Asda, the UK arm of Wal-Mart, has called on the government to ensure local authorities provide equal recycling services as it voiced opposition to the so-called “pay-as-you-throw” bin tax proposals.

Asda said that research it commissioned has found millions of people find it difficult to recycle Asda’s packaging, even though 92% of it is made from recyclable materials.

The range of materials collected by local authorities varies considerably, depending on the postcode.

Paul Kelly, corporate affairs director at Asda, said: “Our customers tell us that they are becoming increasingly frustrated by how difficult it is to recycle the packaging we give them. That’s why we’re calling for an end to the recycling postcode lottery.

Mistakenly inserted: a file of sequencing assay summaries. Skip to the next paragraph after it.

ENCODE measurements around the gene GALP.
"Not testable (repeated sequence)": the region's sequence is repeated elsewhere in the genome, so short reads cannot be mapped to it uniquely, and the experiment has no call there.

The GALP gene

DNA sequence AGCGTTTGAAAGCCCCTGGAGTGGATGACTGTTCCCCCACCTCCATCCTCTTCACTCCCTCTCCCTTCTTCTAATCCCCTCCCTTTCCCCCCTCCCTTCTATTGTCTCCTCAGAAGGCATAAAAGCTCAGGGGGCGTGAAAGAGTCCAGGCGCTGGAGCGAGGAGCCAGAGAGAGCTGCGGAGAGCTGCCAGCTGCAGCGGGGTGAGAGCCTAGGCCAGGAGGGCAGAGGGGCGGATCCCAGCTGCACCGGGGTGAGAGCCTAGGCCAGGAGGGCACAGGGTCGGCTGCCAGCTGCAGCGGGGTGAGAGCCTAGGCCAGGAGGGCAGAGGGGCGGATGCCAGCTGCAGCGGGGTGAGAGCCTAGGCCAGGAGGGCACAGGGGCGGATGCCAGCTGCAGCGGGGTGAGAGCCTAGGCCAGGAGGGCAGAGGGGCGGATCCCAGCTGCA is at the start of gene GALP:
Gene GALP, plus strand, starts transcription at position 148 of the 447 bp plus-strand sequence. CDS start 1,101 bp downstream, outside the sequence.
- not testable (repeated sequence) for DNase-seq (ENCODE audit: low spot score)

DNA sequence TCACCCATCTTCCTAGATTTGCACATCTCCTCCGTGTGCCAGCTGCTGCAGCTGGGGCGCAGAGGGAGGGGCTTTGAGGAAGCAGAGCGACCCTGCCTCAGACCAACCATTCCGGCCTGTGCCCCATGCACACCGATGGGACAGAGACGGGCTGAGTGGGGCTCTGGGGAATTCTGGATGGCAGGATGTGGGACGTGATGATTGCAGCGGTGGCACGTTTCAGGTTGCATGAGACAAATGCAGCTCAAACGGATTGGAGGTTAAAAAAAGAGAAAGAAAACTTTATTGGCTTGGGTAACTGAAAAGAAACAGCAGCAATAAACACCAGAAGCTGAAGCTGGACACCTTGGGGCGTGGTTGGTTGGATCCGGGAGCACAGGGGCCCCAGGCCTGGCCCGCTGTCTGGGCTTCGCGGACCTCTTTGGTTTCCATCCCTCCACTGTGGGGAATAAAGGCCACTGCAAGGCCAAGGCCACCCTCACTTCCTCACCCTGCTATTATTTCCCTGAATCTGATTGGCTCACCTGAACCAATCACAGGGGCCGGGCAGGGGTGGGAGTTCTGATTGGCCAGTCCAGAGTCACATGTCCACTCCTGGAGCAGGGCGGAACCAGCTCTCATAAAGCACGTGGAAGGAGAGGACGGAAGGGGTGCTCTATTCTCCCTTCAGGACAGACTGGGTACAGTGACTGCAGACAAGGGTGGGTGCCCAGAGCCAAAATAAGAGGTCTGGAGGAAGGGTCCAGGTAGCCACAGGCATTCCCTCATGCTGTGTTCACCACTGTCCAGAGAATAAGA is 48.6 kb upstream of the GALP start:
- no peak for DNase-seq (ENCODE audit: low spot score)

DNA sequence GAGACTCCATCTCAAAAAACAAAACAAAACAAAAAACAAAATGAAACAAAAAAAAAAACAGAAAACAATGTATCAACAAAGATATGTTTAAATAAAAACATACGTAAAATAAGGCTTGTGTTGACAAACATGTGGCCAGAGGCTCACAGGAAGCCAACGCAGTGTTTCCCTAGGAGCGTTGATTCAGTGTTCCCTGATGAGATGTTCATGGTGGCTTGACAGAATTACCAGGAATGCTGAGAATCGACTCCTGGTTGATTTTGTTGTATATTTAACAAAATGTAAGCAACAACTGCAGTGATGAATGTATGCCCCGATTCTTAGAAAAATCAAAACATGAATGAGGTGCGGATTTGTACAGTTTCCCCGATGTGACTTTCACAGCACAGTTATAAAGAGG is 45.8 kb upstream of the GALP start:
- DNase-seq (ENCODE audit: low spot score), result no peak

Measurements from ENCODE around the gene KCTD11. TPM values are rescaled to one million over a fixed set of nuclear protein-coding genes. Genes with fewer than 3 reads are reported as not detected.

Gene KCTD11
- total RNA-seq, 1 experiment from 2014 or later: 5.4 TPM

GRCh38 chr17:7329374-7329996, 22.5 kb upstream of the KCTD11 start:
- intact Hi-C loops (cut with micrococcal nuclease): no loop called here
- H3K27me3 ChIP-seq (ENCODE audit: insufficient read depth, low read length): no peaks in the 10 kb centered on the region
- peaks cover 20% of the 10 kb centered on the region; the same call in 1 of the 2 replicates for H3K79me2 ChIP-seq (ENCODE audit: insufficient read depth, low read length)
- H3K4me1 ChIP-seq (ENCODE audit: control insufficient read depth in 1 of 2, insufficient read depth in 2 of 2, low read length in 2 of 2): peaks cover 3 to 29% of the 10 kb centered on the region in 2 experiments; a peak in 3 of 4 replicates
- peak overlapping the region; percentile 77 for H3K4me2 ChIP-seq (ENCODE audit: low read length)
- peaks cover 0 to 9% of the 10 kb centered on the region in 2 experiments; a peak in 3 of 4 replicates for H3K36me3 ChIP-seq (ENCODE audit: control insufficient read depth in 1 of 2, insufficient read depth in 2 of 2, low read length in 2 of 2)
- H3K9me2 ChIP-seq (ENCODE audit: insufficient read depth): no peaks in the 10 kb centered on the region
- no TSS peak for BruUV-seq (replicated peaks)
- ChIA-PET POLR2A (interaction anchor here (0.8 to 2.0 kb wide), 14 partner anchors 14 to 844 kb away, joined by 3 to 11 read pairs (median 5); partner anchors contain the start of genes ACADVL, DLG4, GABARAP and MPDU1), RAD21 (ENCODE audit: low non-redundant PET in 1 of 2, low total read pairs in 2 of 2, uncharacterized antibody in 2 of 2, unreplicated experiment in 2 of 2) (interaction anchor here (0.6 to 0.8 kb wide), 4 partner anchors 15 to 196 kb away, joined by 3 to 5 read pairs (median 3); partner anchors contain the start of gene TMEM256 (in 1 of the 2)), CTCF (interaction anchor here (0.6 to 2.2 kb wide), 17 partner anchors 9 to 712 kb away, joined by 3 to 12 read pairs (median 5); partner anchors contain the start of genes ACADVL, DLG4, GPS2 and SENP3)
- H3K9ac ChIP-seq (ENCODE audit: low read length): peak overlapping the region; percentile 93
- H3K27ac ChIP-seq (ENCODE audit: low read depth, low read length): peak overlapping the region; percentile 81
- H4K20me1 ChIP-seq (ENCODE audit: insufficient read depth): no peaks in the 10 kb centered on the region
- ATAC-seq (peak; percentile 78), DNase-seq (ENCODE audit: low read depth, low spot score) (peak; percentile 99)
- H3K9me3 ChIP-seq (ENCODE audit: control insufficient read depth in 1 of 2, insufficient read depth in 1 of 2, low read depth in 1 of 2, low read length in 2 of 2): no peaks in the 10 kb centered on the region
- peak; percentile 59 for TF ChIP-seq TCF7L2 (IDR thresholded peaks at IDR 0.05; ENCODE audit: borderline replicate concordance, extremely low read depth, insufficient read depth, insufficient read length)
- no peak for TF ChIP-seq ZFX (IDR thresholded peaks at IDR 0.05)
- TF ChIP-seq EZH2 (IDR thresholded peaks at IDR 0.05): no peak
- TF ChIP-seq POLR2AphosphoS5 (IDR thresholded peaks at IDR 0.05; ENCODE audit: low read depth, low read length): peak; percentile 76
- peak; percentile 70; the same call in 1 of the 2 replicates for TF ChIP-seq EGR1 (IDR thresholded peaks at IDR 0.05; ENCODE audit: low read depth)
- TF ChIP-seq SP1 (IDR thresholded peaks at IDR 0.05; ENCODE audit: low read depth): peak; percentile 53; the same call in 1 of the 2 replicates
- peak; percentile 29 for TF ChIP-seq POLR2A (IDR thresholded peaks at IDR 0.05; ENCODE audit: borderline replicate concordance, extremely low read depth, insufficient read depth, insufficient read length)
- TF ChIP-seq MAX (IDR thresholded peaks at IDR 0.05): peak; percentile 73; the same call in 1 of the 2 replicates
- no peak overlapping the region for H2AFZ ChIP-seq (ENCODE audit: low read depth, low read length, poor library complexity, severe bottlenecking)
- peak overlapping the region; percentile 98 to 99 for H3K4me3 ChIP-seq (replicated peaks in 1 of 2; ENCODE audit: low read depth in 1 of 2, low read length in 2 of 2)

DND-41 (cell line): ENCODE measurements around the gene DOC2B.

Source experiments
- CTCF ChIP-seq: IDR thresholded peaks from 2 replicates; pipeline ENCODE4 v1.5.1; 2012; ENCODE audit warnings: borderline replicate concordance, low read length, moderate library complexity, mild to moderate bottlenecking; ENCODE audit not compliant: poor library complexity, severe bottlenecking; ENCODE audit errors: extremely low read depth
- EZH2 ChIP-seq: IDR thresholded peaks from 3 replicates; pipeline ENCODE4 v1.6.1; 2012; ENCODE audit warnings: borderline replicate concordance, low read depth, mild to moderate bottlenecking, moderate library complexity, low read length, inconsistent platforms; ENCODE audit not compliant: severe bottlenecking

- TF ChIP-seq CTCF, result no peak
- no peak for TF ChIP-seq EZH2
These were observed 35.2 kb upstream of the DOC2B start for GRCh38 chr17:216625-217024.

“Despite nearly all of our packaging being recyclable, very few local authorities are able to collect it all, which means thousands of tonnes of packaging needlessly end up in landfill, when it could have easily been put to better use.”

Asda has argued that the EU’s landfill directive is flawed because it is based on the weight of rubbish sent to landfill, meaning light materials such as plastics are often ignored even though they account for more than 55% of total packaging waste.

“If you are unlucky enough to live somewhere where plastic or cardboard, or even glass bottles, are not collected by your council, your dustbin is going to be much fuller, much quicker – and weigh more too,” Kelly said. “That’s why we also strongly oppose the ’pay as you throw’ bin tax. Until there is a consistent, nationwide approach to recycling, any form of bin tax would be unfair and unjust.”